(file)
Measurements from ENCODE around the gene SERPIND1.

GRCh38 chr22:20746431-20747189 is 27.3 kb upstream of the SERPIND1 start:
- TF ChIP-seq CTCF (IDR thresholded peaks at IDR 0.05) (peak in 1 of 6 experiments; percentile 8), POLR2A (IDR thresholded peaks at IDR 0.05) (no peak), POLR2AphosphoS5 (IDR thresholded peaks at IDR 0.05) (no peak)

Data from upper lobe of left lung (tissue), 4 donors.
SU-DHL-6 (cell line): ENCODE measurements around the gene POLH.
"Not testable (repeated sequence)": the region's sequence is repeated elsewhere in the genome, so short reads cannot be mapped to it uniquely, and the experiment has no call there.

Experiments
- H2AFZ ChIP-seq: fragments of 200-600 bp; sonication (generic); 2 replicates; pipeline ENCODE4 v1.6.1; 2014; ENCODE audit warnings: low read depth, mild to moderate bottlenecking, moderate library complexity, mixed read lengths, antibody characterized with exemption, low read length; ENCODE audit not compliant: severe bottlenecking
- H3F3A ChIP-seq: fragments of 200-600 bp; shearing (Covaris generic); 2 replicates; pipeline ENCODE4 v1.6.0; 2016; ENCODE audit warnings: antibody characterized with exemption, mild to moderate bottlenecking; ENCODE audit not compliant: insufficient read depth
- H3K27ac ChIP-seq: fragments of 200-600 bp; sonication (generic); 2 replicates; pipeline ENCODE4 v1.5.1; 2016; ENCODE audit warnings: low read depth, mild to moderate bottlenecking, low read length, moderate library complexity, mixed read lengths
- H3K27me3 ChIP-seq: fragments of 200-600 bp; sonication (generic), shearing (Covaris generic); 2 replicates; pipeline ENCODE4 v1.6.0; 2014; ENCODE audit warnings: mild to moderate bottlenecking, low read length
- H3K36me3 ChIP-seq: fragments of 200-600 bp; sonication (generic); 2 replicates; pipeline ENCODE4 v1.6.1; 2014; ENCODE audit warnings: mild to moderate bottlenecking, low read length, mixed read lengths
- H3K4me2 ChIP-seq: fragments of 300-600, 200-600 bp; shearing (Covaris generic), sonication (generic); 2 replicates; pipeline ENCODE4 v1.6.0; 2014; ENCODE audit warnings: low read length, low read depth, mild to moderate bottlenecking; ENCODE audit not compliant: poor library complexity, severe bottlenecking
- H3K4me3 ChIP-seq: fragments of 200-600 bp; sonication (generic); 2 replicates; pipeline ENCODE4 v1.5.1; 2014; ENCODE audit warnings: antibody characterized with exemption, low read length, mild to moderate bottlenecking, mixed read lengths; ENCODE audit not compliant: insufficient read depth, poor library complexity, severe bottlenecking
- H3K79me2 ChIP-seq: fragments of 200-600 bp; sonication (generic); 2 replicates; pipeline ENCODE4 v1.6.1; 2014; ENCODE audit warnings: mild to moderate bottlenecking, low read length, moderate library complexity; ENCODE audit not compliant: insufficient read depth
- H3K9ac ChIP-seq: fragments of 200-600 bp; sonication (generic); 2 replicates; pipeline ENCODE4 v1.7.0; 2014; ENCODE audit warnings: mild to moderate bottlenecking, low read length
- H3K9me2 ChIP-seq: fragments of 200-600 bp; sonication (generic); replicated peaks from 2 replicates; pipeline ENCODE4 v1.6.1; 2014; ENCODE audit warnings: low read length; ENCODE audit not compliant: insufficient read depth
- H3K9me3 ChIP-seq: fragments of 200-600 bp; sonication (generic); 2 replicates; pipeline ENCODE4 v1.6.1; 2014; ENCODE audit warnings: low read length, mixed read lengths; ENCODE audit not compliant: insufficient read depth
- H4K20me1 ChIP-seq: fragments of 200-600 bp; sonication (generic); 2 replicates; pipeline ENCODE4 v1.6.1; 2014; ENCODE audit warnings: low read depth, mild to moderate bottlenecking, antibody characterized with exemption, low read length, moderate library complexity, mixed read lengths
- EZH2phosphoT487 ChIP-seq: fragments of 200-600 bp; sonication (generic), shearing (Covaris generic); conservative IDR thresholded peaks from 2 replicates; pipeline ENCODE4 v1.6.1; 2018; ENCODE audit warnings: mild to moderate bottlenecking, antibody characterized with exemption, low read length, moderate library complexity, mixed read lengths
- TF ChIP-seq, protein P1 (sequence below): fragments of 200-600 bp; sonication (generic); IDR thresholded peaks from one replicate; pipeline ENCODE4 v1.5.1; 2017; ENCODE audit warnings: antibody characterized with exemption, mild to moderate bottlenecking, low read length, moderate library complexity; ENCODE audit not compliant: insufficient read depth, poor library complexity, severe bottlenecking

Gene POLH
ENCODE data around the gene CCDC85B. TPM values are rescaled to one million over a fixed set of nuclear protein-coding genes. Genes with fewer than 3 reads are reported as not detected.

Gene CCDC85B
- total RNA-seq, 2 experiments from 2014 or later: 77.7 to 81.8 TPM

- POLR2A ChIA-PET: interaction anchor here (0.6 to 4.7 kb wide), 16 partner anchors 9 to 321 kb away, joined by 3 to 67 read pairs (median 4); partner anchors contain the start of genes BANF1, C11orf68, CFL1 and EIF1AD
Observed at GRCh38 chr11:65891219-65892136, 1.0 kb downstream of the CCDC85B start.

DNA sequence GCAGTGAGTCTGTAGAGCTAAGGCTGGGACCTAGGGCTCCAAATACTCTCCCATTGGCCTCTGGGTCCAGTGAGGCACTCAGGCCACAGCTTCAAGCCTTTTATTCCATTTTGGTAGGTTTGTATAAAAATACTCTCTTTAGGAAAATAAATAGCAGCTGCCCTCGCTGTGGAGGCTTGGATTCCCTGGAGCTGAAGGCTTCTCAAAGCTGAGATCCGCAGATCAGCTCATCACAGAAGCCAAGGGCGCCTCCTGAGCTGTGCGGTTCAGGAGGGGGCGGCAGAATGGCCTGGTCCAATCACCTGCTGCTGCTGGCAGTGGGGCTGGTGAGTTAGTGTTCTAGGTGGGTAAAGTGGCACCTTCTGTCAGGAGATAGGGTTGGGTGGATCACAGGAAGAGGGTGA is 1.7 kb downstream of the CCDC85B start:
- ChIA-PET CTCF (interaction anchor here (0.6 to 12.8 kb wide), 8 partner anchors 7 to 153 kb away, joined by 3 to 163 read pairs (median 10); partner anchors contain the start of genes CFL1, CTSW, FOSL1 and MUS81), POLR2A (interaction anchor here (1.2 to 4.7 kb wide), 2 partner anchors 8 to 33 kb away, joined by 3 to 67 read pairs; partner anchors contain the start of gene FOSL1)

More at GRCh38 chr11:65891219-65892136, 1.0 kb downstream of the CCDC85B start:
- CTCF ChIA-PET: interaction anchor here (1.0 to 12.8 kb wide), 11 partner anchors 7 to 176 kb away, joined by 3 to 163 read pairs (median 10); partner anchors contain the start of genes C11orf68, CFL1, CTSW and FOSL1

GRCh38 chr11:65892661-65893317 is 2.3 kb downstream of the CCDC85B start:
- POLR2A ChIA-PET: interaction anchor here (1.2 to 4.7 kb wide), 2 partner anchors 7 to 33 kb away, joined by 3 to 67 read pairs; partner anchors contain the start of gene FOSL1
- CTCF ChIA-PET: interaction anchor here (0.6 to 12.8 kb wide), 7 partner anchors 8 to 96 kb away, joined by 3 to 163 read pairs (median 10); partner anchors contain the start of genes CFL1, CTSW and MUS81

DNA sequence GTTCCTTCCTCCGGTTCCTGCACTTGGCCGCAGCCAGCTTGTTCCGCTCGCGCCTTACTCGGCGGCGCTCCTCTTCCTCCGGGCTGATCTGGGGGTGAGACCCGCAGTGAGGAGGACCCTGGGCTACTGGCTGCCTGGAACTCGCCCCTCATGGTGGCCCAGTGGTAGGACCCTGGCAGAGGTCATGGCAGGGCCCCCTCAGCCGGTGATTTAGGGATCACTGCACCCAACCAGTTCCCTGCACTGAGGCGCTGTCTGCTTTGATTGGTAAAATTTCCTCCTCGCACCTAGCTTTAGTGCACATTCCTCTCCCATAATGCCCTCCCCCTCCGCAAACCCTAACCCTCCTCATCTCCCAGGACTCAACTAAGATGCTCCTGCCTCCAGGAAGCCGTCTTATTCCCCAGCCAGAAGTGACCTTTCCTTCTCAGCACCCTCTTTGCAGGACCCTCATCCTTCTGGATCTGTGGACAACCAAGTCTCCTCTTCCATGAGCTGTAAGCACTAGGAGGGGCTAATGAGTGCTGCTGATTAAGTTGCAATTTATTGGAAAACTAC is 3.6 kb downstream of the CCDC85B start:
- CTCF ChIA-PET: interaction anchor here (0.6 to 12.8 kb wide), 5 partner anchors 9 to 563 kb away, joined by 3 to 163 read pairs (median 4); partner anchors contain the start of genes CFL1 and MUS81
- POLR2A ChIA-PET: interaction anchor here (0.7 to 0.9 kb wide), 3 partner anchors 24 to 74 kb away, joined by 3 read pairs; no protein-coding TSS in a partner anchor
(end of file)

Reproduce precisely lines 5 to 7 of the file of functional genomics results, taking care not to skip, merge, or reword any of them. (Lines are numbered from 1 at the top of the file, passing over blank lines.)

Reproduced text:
SU-DHL-6 (cell line): ENCODE measurements around the gene POLH.
"Not testable (repeated sequence)": the region's sequence is repeated elsewhere in the genome, so short reads cannot be mapped to it uniquely, and the experiment has no call there.

Experiments